Growing up, the average Nigerian girl is taught a thing or two about her body and personal hygiene: Change your sanitary pads three times a day, wash your panties every morning, always clean up after urinating so that you do not smell down there.
These important tips also includes instructions on the drying of her underpants. This average Nigerian girl is taught not to dry her undergarments such as bras, panties, and tights in the open, regardless of how good the sun is for them.
According to Hivasasa Stay Ahead, damp clothes encourage the growth and multiplication of microbes like bacteria and fungi, which the sun helps to sterilise with its different types of radiation.
Regardless of these threats, most women, all through their life, have opted to have their undergarments dry pegged to lines strung out in the privacy of their bathrooms or rooms, forgetting that the sun never reaches these places. As a result, women are susceptible to the common cervix and skin diseases like candidiasis. This begs the question: why would a woman be so willing to waste money on medical expenses, when all these can be prevented by the simple use of the sun?
The answer is: she is acculturated to hide these parts of herself, as though bras and panties are not ever to be seen outside the confines of the most private rooms. Speaking to Iyabo, a 50-year-old woman, on why she has never sun-dried her panties, she explains: “They are personal and private items, which, while growing up, I saw that my sisters never exposed. According to them, it was a habit inculcated by our mother. Also, for the fact that I went to boarding school where I saw seniors and mates doing likewise, I followed suit.”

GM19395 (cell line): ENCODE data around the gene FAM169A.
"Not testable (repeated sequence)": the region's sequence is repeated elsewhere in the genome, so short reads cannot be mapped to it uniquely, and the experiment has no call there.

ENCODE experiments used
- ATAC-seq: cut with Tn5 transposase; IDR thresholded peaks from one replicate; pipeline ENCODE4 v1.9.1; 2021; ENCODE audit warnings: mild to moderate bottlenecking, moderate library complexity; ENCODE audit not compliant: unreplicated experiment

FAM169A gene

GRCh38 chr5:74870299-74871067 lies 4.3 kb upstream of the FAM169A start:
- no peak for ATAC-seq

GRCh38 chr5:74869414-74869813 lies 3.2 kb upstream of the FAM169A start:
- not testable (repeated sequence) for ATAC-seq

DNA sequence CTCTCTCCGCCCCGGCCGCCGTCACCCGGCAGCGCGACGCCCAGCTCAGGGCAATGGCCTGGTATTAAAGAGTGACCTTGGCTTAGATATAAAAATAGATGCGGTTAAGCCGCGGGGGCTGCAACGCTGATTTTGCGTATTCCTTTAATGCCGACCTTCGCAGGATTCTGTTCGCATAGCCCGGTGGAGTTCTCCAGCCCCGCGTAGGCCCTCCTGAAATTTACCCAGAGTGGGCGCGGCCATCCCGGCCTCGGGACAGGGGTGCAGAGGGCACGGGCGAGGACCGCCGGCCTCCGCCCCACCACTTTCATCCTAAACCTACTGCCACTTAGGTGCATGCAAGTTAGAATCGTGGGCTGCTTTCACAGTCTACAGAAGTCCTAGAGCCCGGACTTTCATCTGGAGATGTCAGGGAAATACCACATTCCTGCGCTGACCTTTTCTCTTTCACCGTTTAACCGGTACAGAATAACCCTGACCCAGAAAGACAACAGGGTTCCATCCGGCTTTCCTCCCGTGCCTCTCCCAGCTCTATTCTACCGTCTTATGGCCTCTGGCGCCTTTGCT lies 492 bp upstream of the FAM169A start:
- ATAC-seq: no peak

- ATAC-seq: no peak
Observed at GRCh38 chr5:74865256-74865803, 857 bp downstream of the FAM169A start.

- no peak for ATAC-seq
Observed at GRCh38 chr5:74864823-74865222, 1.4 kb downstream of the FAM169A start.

While, it is true that I, like this woman, have never sun-dried my panties (because of what people would say), I have always and will always sun-dry my bras (regardless of what people say). As you can see, I am still affected by what society tells me, and the belief that men or the “outside eye” are never meant to see such intimate garments.
They say, “Do not dry your bras and panties outside, so that people, particularly men, will not see them,” and I reply, perplexed every time: “Is it not the same bra and panties a guy is happy to see and touch when he wants to have sex with me?”
I have never understood why a woman has to hide so much of herself and pretend as though these parts do not exist, or why the opposite sex is brought up to enable this narrative. Dozie, a serving corps member, says he always feels embarrassed to see panties that are sun-dried, and he always throws his face in the opposite direction to make sure he does not have to stare at them.
It is not hard to conclude that these taboos and rules are a mere extension of how a woman is taught to speak in hushed tones about matters relating to her genitals, her sexuality, and her desires. We expect and sometimes voice it that: “Partners should be open with themselves about their sexual desires.” But more often than not, two things happen when it is the woman who opens up: she is often silenced or shamed because she is never taught to be vocal about these things, and even if she does become vocal, people are often taken aback, which forces her into silence.
I see these as an indicators of how girls are taught to hide bits and pieces of themselves, how boys are left thinking that certain parts of a woman are always to stay hidden. The unspoken truth is that much of what constitutes taboo about underwear and its display is directly tied to all the taboos surrounding notions of cleanliness in women as it pertains to menstruation.